Traditional Long-term care insurance market is crumbling.

 The authoritative industry survey by the actuarial firm Milliman Inc. reported that 17 carriers sold traditional long-term care policies in 2016. Measured by premium, the top two carriers, Northwestern Mutual and Mutual of Omaha, accounted for nearly half of all sales last year. Strikingly, Genworth, the long-time industry leader that generated nearly one-third of all new premium dollars as recently as 2014, sold only 12 percent in 2016. The survey results were published in the trade journal Broker World (firewall).

Average premiums fell slightly in 2016, from $2,497 to $2,480. That may reflect a mix of several factors. They include slightly younger buyers and slightly less generous daily benefits, though the average length of policy benefit period rose a tick from 2015. Consumers also purchased less generous inflation protection, with many choosing a feature known as Future Purchase Option that allows them to buy more coverage in future years instead of getting automatic annual benefit increases.

 About 40 percent of buyers bought three-year policies last year. Eighty-five percent bought coverage for five years or less. While most insurers focused on shorter-tem policies, one reported selling eight-year coverage, though those policies accounted for less than five percent of those sold.

One carrier, using a back-to-the-future marketing strategy, sold single-premium lifetime policies. This product, popular a decade ago, allows consumers to make one upfront payment and avoid future premium increases. But nearly all carriers abandoned the design because of the big, and difficult to predict, risks they were taking on.

In 2016, insurers were also underwriting prospective customers more strictly, with more carriers reviewing consumer’s medical and medication records and doing telephone interviews and cognitive assessments. Other research suggests that as many of one-third of those who want to buy long-term care insurance are unable to do so because they cannot pass underwriting.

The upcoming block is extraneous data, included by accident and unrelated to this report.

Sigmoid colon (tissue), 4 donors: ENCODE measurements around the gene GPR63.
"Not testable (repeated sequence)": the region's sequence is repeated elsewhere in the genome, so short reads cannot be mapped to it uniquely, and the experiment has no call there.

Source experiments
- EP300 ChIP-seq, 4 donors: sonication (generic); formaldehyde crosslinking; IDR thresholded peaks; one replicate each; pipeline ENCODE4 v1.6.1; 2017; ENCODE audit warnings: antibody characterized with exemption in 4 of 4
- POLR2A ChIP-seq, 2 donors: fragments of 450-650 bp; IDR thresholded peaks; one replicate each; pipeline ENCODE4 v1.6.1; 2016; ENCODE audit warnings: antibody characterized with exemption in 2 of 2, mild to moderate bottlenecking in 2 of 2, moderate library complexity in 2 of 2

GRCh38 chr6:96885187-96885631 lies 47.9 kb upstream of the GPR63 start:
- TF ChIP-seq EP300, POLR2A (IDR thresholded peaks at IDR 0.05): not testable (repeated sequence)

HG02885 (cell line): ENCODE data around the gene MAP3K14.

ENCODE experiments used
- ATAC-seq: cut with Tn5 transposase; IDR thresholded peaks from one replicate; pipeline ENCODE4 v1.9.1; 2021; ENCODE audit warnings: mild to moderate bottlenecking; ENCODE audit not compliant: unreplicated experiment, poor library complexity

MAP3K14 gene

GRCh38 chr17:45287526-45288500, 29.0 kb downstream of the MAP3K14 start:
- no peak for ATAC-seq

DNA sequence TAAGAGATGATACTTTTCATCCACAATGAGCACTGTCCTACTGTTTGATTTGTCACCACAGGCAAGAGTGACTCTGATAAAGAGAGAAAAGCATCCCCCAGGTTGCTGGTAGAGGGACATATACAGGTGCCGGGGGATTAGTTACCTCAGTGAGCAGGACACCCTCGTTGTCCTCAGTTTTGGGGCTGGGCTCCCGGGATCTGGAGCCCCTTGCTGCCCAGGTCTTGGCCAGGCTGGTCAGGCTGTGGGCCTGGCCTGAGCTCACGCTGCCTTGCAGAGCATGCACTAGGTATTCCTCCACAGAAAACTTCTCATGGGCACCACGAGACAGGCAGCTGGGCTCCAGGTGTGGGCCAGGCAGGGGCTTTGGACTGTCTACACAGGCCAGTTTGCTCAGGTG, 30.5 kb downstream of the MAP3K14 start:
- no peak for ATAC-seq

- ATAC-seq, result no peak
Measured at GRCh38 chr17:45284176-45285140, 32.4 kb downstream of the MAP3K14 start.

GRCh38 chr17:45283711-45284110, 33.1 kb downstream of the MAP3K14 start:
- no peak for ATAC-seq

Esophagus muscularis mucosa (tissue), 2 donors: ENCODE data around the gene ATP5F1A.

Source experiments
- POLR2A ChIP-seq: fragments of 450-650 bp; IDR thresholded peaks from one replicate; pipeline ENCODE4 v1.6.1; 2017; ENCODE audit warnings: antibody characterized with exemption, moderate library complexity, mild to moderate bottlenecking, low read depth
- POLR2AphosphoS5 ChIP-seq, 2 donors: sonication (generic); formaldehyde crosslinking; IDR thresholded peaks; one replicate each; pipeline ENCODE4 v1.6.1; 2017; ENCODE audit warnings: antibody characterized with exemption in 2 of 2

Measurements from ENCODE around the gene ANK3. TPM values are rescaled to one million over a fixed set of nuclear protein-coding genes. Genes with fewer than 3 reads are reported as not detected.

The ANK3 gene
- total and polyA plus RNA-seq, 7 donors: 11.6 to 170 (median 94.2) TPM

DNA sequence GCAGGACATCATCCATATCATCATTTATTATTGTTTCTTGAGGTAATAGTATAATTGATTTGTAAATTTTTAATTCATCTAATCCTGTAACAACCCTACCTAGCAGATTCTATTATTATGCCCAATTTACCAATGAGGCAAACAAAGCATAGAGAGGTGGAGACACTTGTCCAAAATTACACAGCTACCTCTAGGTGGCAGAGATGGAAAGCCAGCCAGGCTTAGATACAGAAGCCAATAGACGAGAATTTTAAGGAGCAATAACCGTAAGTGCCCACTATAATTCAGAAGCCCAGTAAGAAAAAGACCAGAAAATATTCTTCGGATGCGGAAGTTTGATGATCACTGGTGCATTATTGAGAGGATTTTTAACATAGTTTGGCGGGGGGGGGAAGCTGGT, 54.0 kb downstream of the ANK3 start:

Traditional long-term care insurance is disappearing as a way for middle-income people to prepare for their personal care needs in old age. It is too expensive for many consumers, and too difficult to buy, especially for those who wait until their 60s when they are likely to have pre-existing conditions that may disqualify them. At the same time, most large life insurance companies — which were once the core of the business — are unwilling to sell long-term care coverage at all.

The rise of combination products suggests that people still want protection against long-term care costs. But without big changes, stand-alone long-term care insurance is likely to play only a modest role in this market for the foreseeable future.

READ THE FULL ARTICLE ON FORBES HERE.

If Long-Term Care Insurance is not an option for you, then planning to qualify for Medicaid benefits is critical. Contact our office to discuss what planning to qualify for Medicaid would mean to you.

Trump Signs Bill to Fund Veterans Medical Care Program

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Veterans to receive private medical care

President Donald Trump

President Donald Trump has signed an emergency spending bill that will pump more than $2 billion into a program that allows veterans to receive private medical care at government expense. Trump, who made improving veterans care a central campaign promise, signed the VA Choice and Quality Employment Act while at his New Jersey golf club on Saturday.

The bill, which addresses a budget shortfall at the Department of Veteran Affairs that threatened medical care for thousands of veterans, provides $2.1 billion to continue funding the Veterans Choice Program, which allows veterans to seek private care. Another $1.8 billion will go to core VA health programs, including 28 leases for new VA medical facilities.

Why the new Veteran program?

The Choice program was put in place after a 2014 wait-time scandal that was discovered at the Phoenix VA hospital and spread throughout the country. Veterans waited weeks or months for appointments while phony records covered up the lengthy waits. The program allows veterans to receive care from outside doctors if they must wait at least 30 days for an appointment or drive more than 40 miles to a VA facility.